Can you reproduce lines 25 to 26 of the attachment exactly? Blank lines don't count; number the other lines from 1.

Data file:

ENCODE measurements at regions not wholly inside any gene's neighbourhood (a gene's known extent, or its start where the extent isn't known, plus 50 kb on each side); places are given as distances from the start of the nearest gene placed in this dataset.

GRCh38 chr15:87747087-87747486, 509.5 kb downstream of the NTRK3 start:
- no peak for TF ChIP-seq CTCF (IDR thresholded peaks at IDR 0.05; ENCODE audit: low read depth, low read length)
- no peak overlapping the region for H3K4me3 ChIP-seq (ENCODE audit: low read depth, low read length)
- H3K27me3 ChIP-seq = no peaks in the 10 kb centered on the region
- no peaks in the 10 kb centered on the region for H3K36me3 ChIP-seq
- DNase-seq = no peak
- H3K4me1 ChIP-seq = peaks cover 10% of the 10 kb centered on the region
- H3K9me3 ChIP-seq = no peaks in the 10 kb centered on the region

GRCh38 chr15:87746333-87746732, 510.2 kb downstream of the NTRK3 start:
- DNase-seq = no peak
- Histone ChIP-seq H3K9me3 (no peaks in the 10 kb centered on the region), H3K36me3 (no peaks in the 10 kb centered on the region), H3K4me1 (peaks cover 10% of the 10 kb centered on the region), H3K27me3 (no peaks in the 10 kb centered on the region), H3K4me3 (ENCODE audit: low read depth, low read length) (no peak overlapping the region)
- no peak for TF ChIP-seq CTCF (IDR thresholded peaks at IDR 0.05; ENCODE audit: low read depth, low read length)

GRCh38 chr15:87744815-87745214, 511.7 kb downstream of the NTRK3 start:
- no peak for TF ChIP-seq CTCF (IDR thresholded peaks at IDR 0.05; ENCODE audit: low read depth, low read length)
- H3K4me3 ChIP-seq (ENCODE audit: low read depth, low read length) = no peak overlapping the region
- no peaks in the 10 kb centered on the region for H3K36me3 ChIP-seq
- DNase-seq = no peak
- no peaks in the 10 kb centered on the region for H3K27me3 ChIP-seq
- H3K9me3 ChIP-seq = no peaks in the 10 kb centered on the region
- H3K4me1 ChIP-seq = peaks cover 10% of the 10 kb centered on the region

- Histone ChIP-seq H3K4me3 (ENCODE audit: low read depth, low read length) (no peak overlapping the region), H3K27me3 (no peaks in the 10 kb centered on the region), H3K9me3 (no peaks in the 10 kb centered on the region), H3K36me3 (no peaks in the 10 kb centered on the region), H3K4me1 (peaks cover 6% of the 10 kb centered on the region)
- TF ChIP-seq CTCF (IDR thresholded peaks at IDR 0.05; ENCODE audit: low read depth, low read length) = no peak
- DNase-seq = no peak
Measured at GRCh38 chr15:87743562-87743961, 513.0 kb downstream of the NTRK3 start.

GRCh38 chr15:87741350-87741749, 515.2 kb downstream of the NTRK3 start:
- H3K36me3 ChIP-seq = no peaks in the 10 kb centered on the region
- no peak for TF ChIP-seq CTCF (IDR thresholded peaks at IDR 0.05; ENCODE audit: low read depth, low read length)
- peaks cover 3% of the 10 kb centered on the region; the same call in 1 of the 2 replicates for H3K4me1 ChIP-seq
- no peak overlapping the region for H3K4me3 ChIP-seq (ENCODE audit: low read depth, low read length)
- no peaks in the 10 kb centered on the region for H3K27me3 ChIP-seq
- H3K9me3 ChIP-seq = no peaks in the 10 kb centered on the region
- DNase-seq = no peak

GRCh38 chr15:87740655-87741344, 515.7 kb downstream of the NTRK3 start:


Measured at GRCh38 chr15:87743562-87743961, 513.0 kb downstream of the NTRK3 start.

GRCh38 chr15:87741350-87741749, 515.2 kb downstream of the NTRK3 start: